Every Woman’s Built-In Performance Enhancer
WHY YOU SHOULD CARE
Because Mother Nature gave half the population a monthly competitive edge.
After finishing fourth in the 4×100-meter medley relay at the Rio Olympics, Fu Yuanhui made sports history. Wincing, she told an interviewer postrace that she had just started her period, leaving her weak and fatigued. It’s a struggle many women know to be all too real. Yet talking about periods still remains taboo among female athletes. But research suggests we might have grounds to be a little louder and prouder about Aunt Flo.
Women who time athletic training to their periods improve athletic performance.
In a new study, women who strength-trained during the first two weeks of their cycle had greater gains in muscle mass, strength and power than those who trained during the last two weeks. Once the provenance of hippie-dippie Mother Moon types, menstrual cycle monitoring could help female athletes optimize their training and minimize the risk of injury.
Most studies on athletic training have focused on men; few have examined how female athletes can use hormonal fluctuations to their advantage. To that end, Lisbeth Wikström-Frisén of Sweden’s Umeå University recruited 59 women to participate in a four-month leg-resistance training program that included vertical jumping to test power and an exercise machine to test strength. The high-frequency portion of the program involved training five times a week, while the low-frequency portion involved training only once a week. Wikström-Frisén’s team assigned the women to three groups. One group completed the high-frequency portion during the first two weeks of each four-week menstrual cycle, while another did so during the last two weeks. A control group trained three times a week for the entire four-month period.
The study is comprehensive and well-controlled, and might have implications for older women.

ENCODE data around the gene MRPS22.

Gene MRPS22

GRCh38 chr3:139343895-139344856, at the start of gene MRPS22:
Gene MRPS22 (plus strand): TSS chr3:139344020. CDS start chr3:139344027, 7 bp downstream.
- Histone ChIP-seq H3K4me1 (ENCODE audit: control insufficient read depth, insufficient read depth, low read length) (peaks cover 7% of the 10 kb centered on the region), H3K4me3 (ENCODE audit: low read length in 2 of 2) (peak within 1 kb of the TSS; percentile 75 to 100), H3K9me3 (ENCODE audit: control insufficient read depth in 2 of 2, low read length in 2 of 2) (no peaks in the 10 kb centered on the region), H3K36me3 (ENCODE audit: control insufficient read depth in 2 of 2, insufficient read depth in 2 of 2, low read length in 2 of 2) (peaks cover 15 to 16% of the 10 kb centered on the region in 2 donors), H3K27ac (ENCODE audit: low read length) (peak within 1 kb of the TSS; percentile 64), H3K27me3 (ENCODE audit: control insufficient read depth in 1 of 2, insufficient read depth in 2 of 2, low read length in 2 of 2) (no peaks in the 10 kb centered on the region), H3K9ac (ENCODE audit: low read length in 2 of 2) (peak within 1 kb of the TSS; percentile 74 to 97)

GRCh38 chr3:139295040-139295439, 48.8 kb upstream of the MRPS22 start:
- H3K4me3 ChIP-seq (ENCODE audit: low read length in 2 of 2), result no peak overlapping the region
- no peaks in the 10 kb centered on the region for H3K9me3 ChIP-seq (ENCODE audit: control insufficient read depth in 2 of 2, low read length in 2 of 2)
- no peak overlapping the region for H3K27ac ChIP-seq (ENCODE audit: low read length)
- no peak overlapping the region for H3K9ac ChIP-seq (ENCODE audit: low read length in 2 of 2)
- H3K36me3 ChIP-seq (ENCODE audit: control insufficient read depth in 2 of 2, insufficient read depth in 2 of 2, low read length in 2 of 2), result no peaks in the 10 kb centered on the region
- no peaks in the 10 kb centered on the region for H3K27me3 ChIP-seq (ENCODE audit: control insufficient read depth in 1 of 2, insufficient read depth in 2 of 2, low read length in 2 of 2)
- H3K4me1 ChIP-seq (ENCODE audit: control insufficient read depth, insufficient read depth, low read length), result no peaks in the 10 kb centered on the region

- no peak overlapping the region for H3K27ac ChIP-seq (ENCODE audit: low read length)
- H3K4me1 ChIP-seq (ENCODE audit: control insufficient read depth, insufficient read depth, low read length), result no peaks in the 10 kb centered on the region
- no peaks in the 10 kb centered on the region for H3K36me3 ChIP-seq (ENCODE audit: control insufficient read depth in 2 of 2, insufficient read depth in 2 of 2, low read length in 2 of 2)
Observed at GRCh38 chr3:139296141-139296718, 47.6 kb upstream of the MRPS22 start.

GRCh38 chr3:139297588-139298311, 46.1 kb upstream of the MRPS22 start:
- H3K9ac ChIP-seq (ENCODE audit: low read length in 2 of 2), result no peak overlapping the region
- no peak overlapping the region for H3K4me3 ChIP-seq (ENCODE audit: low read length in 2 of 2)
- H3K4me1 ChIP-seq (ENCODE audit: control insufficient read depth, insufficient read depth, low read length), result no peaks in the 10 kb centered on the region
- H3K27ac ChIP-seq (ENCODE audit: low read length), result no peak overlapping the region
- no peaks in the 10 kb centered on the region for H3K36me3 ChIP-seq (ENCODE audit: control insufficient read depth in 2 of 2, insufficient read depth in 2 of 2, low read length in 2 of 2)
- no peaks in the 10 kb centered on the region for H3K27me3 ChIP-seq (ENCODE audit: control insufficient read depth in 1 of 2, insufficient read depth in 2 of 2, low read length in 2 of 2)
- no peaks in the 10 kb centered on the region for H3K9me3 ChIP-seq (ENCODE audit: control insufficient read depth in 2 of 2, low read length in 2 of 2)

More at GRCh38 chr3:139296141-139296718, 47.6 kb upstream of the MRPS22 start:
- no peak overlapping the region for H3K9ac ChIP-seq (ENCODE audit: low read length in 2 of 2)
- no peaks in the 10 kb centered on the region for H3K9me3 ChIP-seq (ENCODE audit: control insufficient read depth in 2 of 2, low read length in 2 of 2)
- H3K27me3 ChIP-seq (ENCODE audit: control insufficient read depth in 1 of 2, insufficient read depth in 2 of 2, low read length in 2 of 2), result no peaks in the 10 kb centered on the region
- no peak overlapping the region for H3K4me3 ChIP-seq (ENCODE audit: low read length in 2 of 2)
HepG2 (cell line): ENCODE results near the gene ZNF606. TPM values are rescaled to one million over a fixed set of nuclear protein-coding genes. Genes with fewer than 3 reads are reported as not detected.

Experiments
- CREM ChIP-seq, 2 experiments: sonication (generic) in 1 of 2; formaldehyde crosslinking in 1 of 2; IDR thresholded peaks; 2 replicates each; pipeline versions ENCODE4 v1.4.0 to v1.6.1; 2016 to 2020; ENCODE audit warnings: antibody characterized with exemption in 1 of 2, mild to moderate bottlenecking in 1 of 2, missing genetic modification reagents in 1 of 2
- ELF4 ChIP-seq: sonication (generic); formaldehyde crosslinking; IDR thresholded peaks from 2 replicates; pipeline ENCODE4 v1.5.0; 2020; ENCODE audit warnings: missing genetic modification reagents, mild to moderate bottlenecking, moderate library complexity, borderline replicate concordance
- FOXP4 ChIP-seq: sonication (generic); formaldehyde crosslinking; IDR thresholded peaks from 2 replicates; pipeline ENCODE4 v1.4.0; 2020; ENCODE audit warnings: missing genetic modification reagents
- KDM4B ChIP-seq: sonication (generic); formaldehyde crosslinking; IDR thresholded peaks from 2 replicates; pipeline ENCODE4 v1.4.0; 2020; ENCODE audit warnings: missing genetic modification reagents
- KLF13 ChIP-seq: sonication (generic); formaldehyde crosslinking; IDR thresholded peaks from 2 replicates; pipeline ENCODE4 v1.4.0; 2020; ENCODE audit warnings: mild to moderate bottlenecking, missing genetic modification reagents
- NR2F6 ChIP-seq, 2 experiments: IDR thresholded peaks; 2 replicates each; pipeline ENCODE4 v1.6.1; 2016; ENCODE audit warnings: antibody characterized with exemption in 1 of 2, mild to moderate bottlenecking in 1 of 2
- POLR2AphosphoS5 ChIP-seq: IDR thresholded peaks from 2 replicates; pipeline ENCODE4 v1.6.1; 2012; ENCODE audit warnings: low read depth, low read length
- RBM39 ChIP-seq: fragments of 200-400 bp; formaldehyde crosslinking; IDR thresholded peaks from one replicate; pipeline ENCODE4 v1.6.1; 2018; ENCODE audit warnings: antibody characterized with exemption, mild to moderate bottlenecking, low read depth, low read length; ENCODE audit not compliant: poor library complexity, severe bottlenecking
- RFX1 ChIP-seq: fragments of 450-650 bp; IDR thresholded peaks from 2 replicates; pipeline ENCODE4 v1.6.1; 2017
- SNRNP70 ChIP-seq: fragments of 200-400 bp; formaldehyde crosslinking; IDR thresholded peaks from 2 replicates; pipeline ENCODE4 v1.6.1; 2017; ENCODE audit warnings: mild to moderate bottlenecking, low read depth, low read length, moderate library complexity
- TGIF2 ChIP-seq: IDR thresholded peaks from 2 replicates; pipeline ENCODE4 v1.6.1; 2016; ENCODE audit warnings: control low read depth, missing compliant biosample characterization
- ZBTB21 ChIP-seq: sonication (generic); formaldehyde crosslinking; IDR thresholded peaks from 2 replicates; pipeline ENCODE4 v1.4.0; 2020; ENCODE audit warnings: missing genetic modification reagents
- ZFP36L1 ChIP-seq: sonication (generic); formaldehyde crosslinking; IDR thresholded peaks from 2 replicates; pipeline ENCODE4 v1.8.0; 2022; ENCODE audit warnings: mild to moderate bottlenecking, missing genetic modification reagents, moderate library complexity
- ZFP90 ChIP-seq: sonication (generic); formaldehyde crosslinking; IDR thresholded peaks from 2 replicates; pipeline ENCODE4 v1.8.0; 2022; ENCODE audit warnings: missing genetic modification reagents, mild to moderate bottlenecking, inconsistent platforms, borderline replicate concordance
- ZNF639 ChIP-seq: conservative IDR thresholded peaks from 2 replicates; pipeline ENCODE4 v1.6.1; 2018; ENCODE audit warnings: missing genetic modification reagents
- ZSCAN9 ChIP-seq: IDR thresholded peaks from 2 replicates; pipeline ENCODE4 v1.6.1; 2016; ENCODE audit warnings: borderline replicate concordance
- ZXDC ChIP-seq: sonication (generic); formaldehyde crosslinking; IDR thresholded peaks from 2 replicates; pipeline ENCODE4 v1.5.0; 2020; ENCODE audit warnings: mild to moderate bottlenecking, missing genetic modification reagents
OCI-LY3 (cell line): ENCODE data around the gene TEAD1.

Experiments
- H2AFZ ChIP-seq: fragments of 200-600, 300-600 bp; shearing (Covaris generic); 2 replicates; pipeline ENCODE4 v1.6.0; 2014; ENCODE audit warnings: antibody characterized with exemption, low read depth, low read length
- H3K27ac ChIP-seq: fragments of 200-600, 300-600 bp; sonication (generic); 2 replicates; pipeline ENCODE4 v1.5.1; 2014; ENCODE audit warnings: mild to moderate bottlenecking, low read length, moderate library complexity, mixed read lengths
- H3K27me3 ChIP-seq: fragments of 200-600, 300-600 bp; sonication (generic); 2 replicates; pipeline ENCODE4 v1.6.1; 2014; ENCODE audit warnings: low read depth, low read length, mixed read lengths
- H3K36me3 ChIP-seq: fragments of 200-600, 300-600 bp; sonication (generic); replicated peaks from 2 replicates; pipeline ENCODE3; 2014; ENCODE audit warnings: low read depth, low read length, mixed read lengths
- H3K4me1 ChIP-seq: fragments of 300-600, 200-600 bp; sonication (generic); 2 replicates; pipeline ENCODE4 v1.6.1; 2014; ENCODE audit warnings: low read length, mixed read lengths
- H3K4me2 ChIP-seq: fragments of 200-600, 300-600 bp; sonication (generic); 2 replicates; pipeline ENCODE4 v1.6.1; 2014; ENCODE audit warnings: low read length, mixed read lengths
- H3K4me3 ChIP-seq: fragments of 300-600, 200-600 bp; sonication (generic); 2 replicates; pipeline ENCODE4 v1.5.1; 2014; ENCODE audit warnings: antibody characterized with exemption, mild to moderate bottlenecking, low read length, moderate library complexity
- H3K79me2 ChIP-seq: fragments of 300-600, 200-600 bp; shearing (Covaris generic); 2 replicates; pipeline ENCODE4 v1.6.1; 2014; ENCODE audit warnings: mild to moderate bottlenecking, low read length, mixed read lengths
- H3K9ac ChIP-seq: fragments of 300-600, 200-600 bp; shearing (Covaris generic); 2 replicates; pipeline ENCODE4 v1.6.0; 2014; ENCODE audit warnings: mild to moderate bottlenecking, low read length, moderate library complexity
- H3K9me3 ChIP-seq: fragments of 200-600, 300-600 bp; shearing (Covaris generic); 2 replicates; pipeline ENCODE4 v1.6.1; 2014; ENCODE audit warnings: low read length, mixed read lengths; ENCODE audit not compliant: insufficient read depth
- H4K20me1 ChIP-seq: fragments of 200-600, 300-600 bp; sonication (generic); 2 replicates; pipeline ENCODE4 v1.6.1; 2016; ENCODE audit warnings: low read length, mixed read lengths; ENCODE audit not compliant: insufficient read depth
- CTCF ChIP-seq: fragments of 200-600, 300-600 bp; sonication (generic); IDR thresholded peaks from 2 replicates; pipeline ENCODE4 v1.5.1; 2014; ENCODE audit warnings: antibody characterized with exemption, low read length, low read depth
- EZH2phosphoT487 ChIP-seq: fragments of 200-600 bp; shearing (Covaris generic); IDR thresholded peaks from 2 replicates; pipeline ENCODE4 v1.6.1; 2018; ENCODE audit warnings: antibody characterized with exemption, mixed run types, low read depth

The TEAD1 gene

Women who completed the high-frequency portion during the first two weeks of each menstrual cycle showed significant gains in power, strength and lean body mass in their legs. Those who completed the high-frequency portion during the last two weeks of each cycle did not show significant increases in these measurements. The control group showed increases in strength and power, but not in lean body mass. Wikström-Frisén saw the same trends regardless of whether women were on the pill, which mimics the natural menstrual cycle. Female athletes could use this knowledge to design their training regimens — for instance, scheduling a recovery period during the second half of their cycle to avoid overtraining and injury, Wikström-Frisén, who led the study as part of a doctoral dissertation, wrote in an email.
It’s not exactly clear why women who bulked up on training during the first half of their cycle had an edge, but estrogen likely plays a role. During the first half of the menstrual cycle, estrogen levels peak, while progesterone levels fall. Peter Tiidus of Brock University has found in animal studies that estrogen activates so-called muscle satellite cells to mature and then potentially fuse to existing muscle fibers, synthesizing the proteins muscles need to contract, maintain their structure and perform other crucial functions. (Exercise also activates satellite cells, but estrogen might offer a slight boost.) Meanwhile, estrogen levels fall and progesterone levels peak during the second half of the menstrual cycle. Progesterone counteracts many of estrogen’s effects, which might also include its ability to trigger muscle growth and repair.
To be sure, the findings are mostly relevant to elite athletes, especially those who compete in sports that keep body fat levels extremely low — like distance running and gymnastics— which can lead to low estrogen levels, impairing their ability to build muscle (as well as menstruate and increase bone density, important for preventing osteoporosis). For us mere mortals wondering whether to time our strength training before or after our period, “don’t worry about it,” Tiidus tells OZY. The effects in the study were relatively small — enough to “make the difference between first and second place in the Olympics, but for women training for their first 10K, it probably doesn’t matter all that much.” Still, he says, the study is comprehensive and well-controlled, and might have implications for older women, who experience a steep drop in estrogen as they approach menopause, a major reason why they lose muscle mass faster than men. Exercise could help offset that loss.
Wikström-Frisén’s plans for future research include studying how menstrual cycles affect women with different types of training goals — not just elite athletes, but also women pursuing recreational exercise or undergoing rehabilitation. As #TweetYourPeriod and #PeriodsAreNotAnInsult hashtags shatter the silence surrounding menstruation on social media, Wikström-Frisén’s research is following suit. “It’s a totally natural physiological ongoing event in half the population,” she says. “It is hard to understand why it still is such a taboo.”